Visitors should address Cuban men as ‘señor’ and women as ‘señora’. While many Cubans will engage in political discussion and debate, it is not advised to criticise the government too vocally, and one should be respectful of revolutionary figures such as Fidel Castro and Ernesto ‘Che’ Guevara.
The international access code for Cuba is +53. The outgoing code is 119 followed by the relevant country code (e.g. 11944 for the United Kingdom). The city code for Havana is (0)7. Cellular phone companies have roaming agreements with many international cell phone companies, but not the United States. A GSM network covers most main towns, and cell phones are available for rent. Public telephones are widely available for domestic as well as international calls, but international calls are expensive. Pre-paid phone cards are available. Internet cafes are located in the main towns and cities.
Cuba has a semitropical, temperate climate and experiences two seasons: a rainy season from May to October, and a dry season from November to April. Generally the weather in Cuba is sunny, hot and humid. The average minimum temperature is 70°F (21°C), and the average maximum temperature is 81°F (27°C). In summer (June to August) the heat can get uncomfortably intense with temperatures reaching 100°F (38°C) and high humidity. The sea breezes tend to make conditions more pleasant on the coast. The rainy season includes a hurricane season from July to November, with September and October being the months most likely to experience serious tropical storms. Cuba has a very good public safety record when it comes to handling these storms but travellers ought to be aware that travel itineraries can easily be thrown by such weather. December, January and February are the coolest months. December to March is also the most popular time to visit Cuba due to the cooler weather and lack of rain and storms. However, as it can get very crowded over this period, March, April and May are good months in which to visit Cuba. Although June through August is a hot period many people do flock to Cuba to celebrate carnival during the hot summer months.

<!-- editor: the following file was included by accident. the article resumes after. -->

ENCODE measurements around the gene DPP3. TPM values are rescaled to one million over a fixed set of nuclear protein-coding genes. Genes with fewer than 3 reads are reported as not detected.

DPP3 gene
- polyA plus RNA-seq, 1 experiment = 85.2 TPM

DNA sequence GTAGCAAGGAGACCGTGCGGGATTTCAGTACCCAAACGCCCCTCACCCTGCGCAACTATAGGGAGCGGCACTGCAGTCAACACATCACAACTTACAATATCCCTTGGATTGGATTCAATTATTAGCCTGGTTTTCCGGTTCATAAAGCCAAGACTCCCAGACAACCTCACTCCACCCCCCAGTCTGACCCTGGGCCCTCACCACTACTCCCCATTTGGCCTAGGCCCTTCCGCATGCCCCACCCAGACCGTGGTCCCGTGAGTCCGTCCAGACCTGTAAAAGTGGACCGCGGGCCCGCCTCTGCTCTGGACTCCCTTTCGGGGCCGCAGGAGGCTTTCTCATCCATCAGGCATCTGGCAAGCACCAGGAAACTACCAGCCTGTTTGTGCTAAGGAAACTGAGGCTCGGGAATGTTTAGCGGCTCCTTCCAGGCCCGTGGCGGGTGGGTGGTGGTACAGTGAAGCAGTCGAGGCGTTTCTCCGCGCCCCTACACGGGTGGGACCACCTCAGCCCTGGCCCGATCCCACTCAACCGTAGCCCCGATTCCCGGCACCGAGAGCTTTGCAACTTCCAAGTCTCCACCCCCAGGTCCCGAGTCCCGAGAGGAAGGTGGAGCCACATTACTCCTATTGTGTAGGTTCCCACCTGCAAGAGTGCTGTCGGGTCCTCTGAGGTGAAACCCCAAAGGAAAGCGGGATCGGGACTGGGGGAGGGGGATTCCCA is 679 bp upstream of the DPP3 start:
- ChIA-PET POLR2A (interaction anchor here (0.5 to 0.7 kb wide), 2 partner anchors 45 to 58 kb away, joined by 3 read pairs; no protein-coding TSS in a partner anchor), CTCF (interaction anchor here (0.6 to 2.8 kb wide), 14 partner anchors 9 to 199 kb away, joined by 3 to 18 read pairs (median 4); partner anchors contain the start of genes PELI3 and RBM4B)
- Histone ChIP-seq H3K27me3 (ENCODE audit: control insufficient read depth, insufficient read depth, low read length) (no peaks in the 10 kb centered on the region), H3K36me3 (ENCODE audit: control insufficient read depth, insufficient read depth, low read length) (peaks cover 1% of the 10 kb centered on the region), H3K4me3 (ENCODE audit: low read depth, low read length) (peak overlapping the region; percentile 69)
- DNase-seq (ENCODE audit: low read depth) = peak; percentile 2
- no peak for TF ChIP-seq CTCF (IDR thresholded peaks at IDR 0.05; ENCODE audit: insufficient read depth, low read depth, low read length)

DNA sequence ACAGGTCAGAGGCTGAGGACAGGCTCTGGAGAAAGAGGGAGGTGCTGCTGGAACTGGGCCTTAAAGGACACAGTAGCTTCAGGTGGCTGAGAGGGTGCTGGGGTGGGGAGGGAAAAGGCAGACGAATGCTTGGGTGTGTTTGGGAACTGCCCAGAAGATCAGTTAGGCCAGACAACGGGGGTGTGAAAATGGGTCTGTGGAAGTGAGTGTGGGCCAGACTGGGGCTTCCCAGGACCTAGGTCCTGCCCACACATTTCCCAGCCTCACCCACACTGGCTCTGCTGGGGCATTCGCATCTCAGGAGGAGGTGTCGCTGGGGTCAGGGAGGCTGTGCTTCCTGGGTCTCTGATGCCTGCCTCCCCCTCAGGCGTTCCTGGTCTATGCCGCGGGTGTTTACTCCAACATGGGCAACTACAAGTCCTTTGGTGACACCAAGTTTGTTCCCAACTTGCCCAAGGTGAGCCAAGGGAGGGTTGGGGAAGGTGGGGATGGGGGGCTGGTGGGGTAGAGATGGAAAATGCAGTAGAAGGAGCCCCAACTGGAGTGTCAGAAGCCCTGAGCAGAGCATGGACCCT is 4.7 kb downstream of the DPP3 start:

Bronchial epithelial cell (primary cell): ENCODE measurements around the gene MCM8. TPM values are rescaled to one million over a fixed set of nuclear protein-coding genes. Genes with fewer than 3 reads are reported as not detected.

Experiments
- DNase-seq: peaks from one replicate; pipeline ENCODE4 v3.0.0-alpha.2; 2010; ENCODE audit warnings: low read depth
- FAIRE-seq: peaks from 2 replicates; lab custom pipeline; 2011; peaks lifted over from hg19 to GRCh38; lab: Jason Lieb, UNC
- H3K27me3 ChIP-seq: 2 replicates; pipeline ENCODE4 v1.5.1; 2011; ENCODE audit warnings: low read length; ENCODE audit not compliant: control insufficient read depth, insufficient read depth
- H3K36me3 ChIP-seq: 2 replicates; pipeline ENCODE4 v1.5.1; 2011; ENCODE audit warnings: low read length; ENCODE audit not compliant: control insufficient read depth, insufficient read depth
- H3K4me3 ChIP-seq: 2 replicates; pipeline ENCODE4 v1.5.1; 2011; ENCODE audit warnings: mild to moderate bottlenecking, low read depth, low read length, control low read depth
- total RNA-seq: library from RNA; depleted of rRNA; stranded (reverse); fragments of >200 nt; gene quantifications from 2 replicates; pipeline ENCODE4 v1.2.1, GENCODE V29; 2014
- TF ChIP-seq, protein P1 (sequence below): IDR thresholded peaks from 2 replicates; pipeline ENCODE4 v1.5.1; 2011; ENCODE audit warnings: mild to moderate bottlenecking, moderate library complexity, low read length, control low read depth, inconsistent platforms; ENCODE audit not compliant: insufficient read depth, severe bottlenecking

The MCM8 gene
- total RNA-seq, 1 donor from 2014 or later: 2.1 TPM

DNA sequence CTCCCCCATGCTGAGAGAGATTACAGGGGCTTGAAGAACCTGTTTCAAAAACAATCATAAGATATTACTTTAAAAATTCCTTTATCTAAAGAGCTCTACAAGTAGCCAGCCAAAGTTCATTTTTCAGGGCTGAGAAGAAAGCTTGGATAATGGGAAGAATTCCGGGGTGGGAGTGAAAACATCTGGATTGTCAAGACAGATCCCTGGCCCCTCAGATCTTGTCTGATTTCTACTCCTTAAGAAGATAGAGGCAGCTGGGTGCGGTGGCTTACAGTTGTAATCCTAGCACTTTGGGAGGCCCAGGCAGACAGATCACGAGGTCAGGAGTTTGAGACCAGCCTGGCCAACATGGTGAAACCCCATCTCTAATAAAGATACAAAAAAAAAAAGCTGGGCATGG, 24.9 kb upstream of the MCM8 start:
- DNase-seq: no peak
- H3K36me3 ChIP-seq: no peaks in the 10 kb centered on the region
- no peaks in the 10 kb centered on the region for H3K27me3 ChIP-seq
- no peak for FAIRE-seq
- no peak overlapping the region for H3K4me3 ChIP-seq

The official currency is the Cuban Peso (CUP), divided into 100 centavos, but the ‘tourist’ currency is the Peso Convertible (CUC), which replaces the US Dollar as currency in tourist related establishments like hotels, restaurants and so called ‘dollar shops’. US Dollars are no longer accepted as payment, and a 10 percent commission or more is charged to exchange them, therefore the best currency to bring along is Euros, the British Pound or Canadian Dollars. The CUC is almost equal in value to the US Dollar. Some places only accept Cuban pesos and others only Pesos Convertible (usually tourist related establishments). Money should only be changed at official exchange bureaux or banks to avoid scams confusing the two currencies. Visa and MasterCard are generally accepted only in major cities and hotels as long as they haven’t been issued by a US bank; Diners Club has limited acceptance, and American Express is not accepted anywhere on the island. Travellers cheques are less readily accepted than credit cards, but all major currencies are acceptable, except for US bank issued cheques. No US-issued credit or debit cards will work in ATMs, but those holding other cards issued in other countries should be able to get pesos at most major tourist destinations. Euro or Sterling travellers cheques are accepted at Cuban banks and Bureaux de Change.